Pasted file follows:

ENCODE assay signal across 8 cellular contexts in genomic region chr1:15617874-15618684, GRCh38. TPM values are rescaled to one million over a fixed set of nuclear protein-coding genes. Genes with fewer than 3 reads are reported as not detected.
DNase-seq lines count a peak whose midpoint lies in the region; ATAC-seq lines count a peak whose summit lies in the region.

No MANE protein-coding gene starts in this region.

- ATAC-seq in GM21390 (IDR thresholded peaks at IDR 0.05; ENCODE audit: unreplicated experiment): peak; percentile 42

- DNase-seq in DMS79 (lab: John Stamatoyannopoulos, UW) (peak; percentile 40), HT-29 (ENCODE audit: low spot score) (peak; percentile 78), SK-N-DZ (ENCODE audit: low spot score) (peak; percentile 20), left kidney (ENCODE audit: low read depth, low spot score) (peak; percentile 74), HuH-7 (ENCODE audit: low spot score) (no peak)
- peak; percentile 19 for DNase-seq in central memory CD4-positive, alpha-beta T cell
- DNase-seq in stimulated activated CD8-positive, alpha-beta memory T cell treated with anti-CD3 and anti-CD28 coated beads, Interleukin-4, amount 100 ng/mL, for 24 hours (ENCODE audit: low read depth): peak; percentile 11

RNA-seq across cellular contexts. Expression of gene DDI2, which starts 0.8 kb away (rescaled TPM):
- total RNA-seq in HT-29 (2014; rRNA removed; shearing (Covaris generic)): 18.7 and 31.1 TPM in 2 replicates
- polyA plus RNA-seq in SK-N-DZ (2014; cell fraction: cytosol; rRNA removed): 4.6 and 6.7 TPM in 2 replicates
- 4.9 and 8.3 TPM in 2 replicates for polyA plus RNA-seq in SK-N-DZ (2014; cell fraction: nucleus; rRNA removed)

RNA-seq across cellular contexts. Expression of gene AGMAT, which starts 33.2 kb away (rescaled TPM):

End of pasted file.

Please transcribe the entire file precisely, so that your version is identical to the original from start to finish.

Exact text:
ENCODE assay signal across 8 cellular contexts in genomic region chr1:15617874-15618684, GRCh38. TPM values are rescaled to one million over a fixed set of nuclear protein-coding genes. Genes with fewer than 3 reads are reported as not detected.
DNase-seq lines count a peak whose midpoint lies in the region; ATAC-seq lines count a peak whose summit lies in the region.

No MANE protein-coding gene starts in this region.

- ATAC-seq in GM21390 (IDR thresholded peaks at IDR 0.05; ENCODE audit: unreplicated experiment): peak; percentile 42

- DNase-seq in DMS79 (lab: John Stamatoyannopoulos, UW) (peak; percentile 40), HT-29 (ENCODE audit: low spot score) (peak; percentile 78), SK-N-DZ (ENCODE audit: low spot score) (peak; percentile 20), left kidney (ENCODE audit: low read depth, low spot score) (peak; percentile 74), HuH-7 (ENCODE audit: low spot score) (no peak)
- peak; percentile 19 for DNase-seq in central memory CD4-positive, alpha-beta T cell
- DNase-seq in stimulated activated CD8-positive, alpha-beta memory T cell treated with anti-CD3 and anti-CD28 coated beads, Interleukin-4, amount 100 ng/mL, for 24 hours (ENCODE audit: low read depth): peak; percentile 11

RNA-seq across cellular contexts. Expression of gene DDI2, which starts 0.8 kb away (rescaled TPM):
- total RNA-seq in HT-29 (2014; rRNA removed; shearing (Covaris generic)): 18.7 and 31.1 TPM in 2 replicates
- polyA plus RNA-seq in SK-N-DZ (2014; cell fraction: cytosol; rRNA removed): 4.6 and 6.7 TPM in 2 replicates
- 4.9 and 8.3 TPM in 2 replicates for polyA plus RNA-seq in SK-N-DZ (2014; cell fraction: nucleus; rRNA removed)

RNA-seq across cellular contexts. Expression of gene AGMAT, which starts 33.2 kb away (rescaled TPM):